What is a conscientious objector? A conscientious objector, or CO, is someone who refuses to go to war because it is against his or her conscience. You can think of a conscience as a sense of right and wrong. COs believe that it is wrong to go to war. They do not want to hurt or kill people. They do not want to join the military or support it in any way.
This web site will help you to understand the conscientious objector experience in Canada during the Second World War. Through pictures, words, and voices you will meet the men who chose to be COs. You will find out why they became COs and what happened to them during the war.
The web site will also raise some questions about what you believe and why you believe it. Canada has not been involved in a war where the government imposed military conscription since the Second World War, but it is important to think about what would happen if you had to make a hard choice like the conscientious objectors did.
If Canada did go to war, what would you do?
Don't answer now.
Look through the web site. When you are done, think about what you've read, seen, and heard. Then ask yourself the question again: If Canada went to war, what would you do?
What is a CO?What is a CO?
Canada is a wonderful country! Why would anyone refuse to defend such a great nation? Why didn't COs want to fight? Conscientious objectors refused to fight during the Second World War for many reasons.
One type of conscientious objector was someone who had compared the good and bad sides of war. This type of conscientious objector saw that the results of war are often worse than the evils that the war was intended to solve. Through careful, logical thinking, they saw that war was an enemy of humanity.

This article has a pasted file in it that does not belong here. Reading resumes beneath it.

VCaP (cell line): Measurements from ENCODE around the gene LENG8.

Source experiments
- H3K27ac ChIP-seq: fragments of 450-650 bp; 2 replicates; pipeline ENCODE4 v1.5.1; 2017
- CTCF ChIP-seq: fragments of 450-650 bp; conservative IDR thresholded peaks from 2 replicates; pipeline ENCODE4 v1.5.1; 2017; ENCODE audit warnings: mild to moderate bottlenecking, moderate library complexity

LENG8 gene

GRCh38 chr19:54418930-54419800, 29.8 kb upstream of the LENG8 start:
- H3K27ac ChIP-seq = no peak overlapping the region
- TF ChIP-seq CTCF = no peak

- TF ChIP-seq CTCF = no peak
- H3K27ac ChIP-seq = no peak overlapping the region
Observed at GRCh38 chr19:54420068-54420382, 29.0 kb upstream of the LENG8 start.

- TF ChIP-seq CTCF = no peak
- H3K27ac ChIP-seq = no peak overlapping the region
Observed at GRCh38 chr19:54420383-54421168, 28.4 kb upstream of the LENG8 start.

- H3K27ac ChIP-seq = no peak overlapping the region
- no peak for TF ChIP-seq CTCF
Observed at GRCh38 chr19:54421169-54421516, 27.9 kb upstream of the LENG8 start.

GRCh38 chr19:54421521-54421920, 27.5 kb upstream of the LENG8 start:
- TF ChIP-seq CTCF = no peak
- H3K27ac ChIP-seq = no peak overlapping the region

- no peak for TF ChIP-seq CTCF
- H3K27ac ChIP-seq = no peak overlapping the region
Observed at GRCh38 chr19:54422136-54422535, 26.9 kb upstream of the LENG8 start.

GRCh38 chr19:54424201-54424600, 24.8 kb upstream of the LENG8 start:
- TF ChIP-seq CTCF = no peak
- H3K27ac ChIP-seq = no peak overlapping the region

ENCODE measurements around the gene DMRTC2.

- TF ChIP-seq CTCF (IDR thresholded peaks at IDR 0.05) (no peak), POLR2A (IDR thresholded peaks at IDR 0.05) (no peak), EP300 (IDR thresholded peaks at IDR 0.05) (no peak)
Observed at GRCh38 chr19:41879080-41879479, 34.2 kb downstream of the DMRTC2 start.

Another type of conscientious objector was the person whose heart, mind, and conscience were guided by religious principles. Most of the COs in Canada during the Second World War were Christians. COs believed that Jesus was opposed to the idea of war. As followers of Jesus, these Christians refused to go to war.
Nearly all of the 10,000 COs during the Second World War had religious motivations. Of these COs, over 7,500 were Mennonites. Who are the Mennonites and why did they become leaders in the Canadian conscientious objector movement? By learning more about Mennonites, we will better understand the CO experience in Canada.
What is a Mennonite?What is a Mennonite?
The Mennonites have not always lived in Canada. If we look at how they began, we will have an easier time understanding why they did not want to fight during the Second World War.
Mennonites trace their history back almost 500 years. They are named after Menno Simons. Menno Simons was trained as a Catholic priest, but as he read the Bible for himself, he began to see differences between the Bible and the Catholic church. Based on his understanding of the Bible, Menno Simons disagreed with many of the practices and beliefs of the Catholic church as he knew it. Around this time, other men and women also began to challenge the Catholic church. This movement is known as the Reformation.
Menno Simons made the Bible his only authority. He thought that all people should read the story of Jesus in the Bible and then decide for themselves how to live. When Menno Simons read the Bible, he believed that the example of Jesus was calling him to live a life of peaceful obedience. Simons emphasized the need for believers to dedicate their lives completely to God and to become disciples, or followers, of Jesus.